Posts by michaelennis

Program 10 (In third person)

August 15th, 2015 Posted by Immersion Internship - 2015 0 comments on “Program 10 (In third person)”

After three months in Zambia, Michael entered his last week in the country. 

It was Thursday, August 5th, the day before the Hamburg team arrived. Michael was talking of his concerns to John about the next week. Michael felt as if his energy was drained. He felt as if meeting new people, and leading a camp was pointless. Yet in his despair John challenged him. They both would go the week with one purpose: to serve. Anytime and anywhere, they would give this one week their all, so that when Michael got on that plane, and John got on that bus, they would feel satisfied with no regrets. Friday came and EXP was making their last preparations for the coming U.S. team from Hamburg, New York. Leading accommodations, Michael knew he had to change his personality. No longer could he hide in the shadows, unwilling to meet new people. So he called upon the Lord for strength. Sitting in Zion, a secondary base, he waited for the Hamburg team to arrive. His stomach grumbled with hunger and his eyes felt heavy as he sat in that front room. The bus rolled up and out came the three people staying Zion. Michael suddenly felt excited and ready to meet some people. Greeting the new arrivals he guided them to their room and brought them back out to the bus. Feeling excited, Michael and company showed the rest to their rooms at the main base, he got some food, and piled them back in for a tour of town. Michael scanned the group as they drove. Learning names, and making those first impression judgments. Now this tour was no ordinary tour of town. First stop: a herd of next to the road. Playing in the river and munching on some food, the elephants were observed by many excited onlookers. One of which got a little too close and heard it from the elephant followed by a charge toward him. Yep, Michael felt it in his bones, the excitement fueled him. They all arrived at Shoprite and the Hamburg team was allowed to exchange their money for the week. The moon rose over the base as the newly formed Program 10 team finished orientation and feasted upon their supper. Afterwards, many went to get gelato. Caleb, and eager young man approached Michael and asked how he got in Africa. Michael told him and Caleb replied back his answer as to why he was in Africa. Michael fell asleep content and excited to start getting to work with this new team. Morning came and they got to work early. After a nice worship/prayer session Michael sat through another session on missions and how EMIZ (Elijah Missions) does missions. The team learned of integral mission and got on a new perspective for this camp. Later on Michael traveled over to the camp grounds and helped out with activity set up. Another day down, and Michael began to make some friends. Sunday came and Michael had his last church service. After church he went back to the campground and fixed up the fire pit area along with Matt, Justin and John. Providing more hang out time between the guys, Michael kept serving and putting himself out there. Monday came fast and it was time for camp to begin. Last minute adjustments and then working the registration table was Michael’s mission. After all the students settled in, they went into their camp groups. Michael and Katie manned group three and got a group of quiet Zambians. Night came and all the men stuffed into two huge tents went to sleep. Michael used the Lord as an alarm clock and awoke John and Justin from the cold at 5:13am. They made their way towards the kitchen and huddled around a brasier full of hot coals, warming themselves and talking about whatever. Soon from the tents and echoing across camp they heard Will’s voice call out.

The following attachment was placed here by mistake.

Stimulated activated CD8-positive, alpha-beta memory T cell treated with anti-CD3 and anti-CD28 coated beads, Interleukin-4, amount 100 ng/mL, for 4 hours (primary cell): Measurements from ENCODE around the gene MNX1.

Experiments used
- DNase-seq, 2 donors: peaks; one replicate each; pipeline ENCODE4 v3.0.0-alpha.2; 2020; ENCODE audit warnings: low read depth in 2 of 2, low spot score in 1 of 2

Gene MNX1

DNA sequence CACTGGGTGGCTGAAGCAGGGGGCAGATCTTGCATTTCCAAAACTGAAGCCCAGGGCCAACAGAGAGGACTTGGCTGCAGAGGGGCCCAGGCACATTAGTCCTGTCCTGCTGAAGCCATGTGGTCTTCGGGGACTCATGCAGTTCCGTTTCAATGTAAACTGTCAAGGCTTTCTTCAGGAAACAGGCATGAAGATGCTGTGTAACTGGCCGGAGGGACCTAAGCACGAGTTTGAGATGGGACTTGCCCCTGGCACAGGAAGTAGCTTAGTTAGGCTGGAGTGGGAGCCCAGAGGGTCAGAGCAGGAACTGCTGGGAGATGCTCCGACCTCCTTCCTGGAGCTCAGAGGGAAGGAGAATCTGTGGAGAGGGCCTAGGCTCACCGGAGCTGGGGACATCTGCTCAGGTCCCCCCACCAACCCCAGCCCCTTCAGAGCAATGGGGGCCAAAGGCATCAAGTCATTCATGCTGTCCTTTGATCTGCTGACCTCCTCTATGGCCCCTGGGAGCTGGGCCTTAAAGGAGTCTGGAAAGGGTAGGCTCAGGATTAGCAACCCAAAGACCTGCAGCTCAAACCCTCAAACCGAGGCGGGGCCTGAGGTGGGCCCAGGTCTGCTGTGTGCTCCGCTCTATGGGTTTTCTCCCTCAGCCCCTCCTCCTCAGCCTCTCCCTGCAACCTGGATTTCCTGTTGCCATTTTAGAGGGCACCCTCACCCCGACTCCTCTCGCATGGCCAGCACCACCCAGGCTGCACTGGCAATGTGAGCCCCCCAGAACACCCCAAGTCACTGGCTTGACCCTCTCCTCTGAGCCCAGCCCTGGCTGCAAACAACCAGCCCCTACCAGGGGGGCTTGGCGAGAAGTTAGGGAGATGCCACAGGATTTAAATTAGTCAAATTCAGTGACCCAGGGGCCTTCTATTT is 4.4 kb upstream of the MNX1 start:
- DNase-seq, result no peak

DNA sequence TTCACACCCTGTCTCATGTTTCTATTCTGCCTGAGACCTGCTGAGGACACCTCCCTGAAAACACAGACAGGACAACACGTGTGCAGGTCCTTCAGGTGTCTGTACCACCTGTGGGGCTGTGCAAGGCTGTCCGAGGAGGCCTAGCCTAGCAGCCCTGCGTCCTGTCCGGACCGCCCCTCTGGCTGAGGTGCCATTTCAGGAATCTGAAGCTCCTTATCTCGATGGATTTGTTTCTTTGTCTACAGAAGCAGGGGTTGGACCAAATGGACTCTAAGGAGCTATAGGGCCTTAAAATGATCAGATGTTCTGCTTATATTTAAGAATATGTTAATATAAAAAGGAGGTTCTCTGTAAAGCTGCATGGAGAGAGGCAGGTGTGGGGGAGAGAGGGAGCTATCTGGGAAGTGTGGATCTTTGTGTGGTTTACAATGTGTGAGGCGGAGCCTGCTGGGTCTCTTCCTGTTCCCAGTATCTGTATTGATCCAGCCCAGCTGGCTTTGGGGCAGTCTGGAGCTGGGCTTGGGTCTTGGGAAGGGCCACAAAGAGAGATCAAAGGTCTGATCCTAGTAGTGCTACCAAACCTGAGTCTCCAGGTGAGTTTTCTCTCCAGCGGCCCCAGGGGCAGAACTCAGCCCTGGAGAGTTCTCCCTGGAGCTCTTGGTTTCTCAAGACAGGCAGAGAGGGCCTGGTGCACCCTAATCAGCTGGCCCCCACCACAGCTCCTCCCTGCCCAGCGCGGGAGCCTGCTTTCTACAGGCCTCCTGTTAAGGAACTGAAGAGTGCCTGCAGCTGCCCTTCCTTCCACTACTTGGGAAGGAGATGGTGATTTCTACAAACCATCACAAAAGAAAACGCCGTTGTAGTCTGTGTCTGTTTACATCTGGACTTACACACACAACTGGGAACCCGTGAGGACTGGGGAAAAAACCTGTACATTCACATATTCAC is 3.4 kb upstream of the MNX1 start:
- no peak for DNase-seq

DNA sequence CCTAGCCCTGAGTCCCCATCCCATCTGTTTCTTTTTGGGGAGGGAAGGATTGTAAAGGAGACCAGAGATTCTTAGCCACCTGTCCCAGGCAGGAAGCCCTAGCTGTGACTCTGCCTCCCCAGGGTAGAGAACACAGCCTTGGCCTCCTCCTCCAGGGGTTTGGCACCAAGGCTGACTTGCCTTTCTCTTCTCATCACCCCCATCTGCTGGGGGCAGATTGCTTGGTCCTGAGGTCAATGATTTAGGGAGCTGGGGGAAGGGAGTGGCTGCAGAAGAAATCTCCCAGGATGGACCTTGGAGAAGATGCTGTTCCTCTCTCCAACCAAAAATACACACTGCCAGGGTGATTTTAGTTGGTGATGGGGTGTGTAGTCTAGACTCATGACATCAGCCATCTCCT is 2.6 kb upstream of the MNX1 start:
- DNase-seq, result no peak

“Hey Matt!!!”

“Hey Will!!!!!”

?Do you love my Jesus… Deep down in my heart??

?Yes I love my Jesus… Deep down in my heart!?